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FOOD TO GO

FOOD:

THE NEW WAV I

n terms of ‘food to go’, which is anything eaten away from home or off the premises of purchase, what we’re seeing is four key drivers: more consumers, a greater working population, more commuting, and longer hours. Consumers are seeking something fresh, fast and hot to accommodate their increasingly busy lifestyles without sacrificing enjoyment. Getting ahead It’s important that coffee shop owners prepare for the impact of market changes. As business owners, you should be working to switch up and match your products and services to market needs – we have a new range of consumers who are expecting more. The market is highly competitive, so the range of products you offer needs to excite your shoppers and inspire them to spend. For coffee shop owners, this can be a difficult balancing act. Customers often expect to come in for a cake or a cookie, for example, and they might not associate other great food offerings with a café or coffee shop. Contemporary consumers seeking fast and fashionable food are fuelling the food market growth, and while you shouldn’t push the growing food trends too hard, you should work to ensure that the latest trends are being incorporated into a tweaked food offering. What you’re trying to do is bring your existing

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“WHAT YOU’RE TRYING TO DO IS BRING EXISTING CUSTOMERS ALONG ON YOUR JOURNEY OF MENU IMPROVEMENT, BUT AT THE SAME TIME APPEAL TO A NEWER, YOUNGER CONSUMER”

customers along on your journey of menu improvement, but at the same time appeal to a newer, younger consumer. Trends In order to get ahead of the game, you should seek to take on any opportunities that arise from exploding mega trends – one example is the growth of street food. Street food is supplying consumers with more options, offering hot food on the move as well as new tastes and flavours. The consumer now expects more than a sandwich, because they know they can get a fantastic burrito or a bowl of ramen just as quickly. Interesting cuisines such as Mexican and Asian are coming through, enticing consumers with something different and giving them more options – so the boring sandwich is dwindling in its appeal. Selling tactics Average spend is on the increase because things are getting more expensive; however, this means customers do it less often. It’s a highly competitive, fragmented market, so you should aim to develop effective selling tactics and offer promotions in order to maintain interest and a regular clientele. Something that coffee shops can excel at is the service element – ensuring customers are served actively and effectively and aren’t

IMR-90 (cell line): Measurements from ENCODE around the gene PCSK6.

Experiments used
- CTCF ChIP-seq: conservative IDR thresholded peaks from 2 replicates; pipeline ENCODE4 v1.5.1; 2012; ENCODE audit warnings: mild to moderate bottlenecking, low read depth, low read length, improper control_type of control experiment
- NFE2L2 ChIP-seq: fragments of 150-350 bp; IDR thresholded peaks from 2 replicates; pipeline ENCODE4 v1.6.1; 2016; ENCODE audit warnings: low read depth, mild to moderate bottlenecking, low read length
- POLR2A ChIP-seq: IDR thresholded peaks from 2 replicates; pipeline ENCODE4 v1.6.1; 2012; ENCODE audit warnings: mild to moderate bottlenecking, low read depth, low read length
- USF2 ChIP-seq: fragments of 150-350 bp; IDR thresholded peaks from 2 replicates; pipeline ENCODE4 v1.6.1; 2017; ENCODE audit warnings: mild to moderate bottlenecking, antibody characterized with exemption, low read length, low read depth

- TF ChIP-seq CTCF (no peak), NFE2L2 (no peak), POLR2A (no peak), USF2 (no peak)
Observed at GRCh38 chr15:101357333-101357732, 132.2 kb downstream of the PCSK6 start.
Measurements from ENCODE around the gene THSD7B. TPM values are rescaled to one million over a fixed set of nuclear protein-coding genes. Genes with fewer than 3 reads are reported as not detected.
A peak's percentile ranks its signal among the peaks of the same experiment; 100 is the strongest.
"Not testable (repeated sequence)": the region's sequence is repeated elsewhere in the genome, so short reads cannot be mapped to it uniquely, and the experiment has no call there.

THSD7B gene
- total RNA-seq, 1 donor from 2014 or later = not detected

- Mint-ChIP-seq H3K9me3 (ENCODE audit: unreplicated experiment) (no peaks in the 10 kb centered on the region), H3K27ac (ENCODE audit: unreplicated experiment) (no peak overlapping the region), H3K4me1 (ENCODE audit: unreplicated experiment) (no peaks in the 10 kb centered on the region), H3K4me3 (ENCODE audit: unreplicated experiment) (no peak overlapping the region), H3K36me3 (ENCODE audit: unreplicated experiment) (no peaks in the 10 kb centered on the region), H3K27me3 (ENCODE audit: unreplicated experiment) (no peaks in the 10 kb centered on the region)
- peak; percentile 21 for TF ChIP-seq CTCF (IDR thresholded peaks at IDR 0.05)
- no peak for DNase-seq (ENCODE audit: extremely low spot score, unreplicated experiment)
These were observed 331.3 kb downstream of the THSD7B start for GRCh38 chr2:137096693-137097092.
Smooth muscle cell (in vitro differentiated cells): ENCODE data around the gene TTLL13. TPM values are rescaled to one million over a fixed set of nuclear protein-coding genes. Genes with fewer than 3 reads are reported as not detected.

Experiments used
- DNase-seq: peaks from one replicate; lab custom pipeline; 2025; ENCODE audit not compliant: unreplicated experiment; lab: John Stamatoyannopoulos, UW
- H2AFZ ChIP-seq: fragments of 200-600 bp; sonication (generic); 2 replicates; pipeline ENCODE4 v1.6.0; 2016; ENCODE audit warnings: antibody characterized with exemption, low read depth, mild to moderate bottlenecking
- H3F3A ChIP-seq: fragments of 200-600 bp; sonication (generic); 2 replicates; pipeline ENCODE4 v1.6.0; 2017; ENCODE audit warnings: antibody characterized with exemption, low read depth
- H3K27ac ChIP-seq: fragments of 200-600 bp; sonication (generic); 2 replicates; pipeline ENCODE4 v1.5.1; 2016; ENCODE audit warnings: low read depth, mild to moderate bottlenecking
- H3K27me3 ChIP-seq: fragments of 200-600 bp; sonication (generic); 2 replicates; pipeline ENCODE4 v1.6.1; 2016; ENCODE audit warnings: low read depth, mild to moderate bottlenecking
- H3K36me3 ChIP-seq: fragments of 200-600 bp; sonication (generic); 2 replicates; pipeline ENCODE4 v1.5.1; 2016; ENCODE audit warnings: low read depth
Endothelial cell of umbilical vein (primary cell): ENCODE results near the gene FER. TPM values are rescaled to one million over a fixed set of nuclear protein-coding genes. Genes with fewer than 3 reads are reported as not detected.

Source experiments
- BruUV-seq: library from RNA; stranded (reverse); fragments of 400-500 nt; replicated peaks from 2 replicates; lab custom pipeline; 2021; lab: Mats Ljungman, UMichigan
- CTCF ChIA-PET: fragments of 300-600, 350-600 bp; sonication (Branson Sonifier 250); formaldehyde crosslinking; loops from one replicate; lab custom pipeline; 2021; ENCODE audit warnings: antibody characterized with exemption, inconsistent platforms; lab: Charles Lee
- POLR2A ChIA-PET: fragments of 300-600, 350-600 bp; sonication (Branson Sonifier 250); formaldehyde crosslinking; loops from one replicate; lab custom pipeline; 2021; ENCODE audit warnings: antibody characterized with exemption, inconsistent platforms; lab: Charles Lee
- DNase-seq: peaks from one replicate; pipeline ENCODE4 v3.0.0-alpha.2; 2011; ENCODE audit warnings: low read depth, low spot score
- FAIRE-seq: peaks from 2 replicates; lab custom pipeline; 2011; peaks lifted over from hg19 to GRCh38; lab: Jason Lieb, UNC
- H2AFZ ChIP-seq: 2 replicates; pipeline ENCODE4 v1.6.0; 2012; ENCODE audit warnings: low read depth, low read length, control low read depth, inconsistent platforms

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FOOD TO GO

AVE

The ‘food to go’ market is evolving, and the Food to Go Report 2017, from foodservice insight provider MCA, expects it to grow by 3.8% in 2017. This means it will outpace the ‘eating out’ market, which is predicted to increase by only 1.7%. Simon Stenning, executive director at MCA, explains…

waiting around, whether they stay in or take away. Another thing we’re seeing is a change in the way food is displayed. Food that is out and on display is immediately more enticing and appealing, because customers know it’s fresh rather than something that’s been sitting in its packaging in a refrigerator. It’s important to display food in an accessible and inviting way, for speed and effectiveness. The next wave In terms of trends for 2018, we’re seeing growth in certain areas, including American, barbecue, Mexican and Latin American – and those trends are only going to get bigger. We’re also seeing a trend for more specific Asian cuisines, such as Korean and Vietnamese. Consumers are becoming more aware of these, and how they should look and taste. Traditional Indian and Chinese food as we know it is facing challenges, while there is more effort going into contemporary Indian and Chinese cuisines. Contemporary Indian food is one to watch out for; we have an affinity with curry, but we want it to be better. We’re seeing a rise in Californian and Australian lifestyle trends, with healthier eating and a rise in plant-based diets. We’ll see a lot more plant-based and vegetarian foods that fit in not only with vegetarianism, but people with ‘flexitarian’ diets, too.

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GLUTEN FREE

GOING

GLUTEN FREE

Nibsy’s is Reading’s first exclusively gluten free café, founded by Naomi Stoker in 2014. Naomi is intolerant to gluten, and wanted to create a place where those who have coeliac disease, gluten allergies or a gluten intolerance could eat without fear of reaction. Naomi shares her top tips for incorporating gluten-free offerings, and talks about the importance of not alienating anybody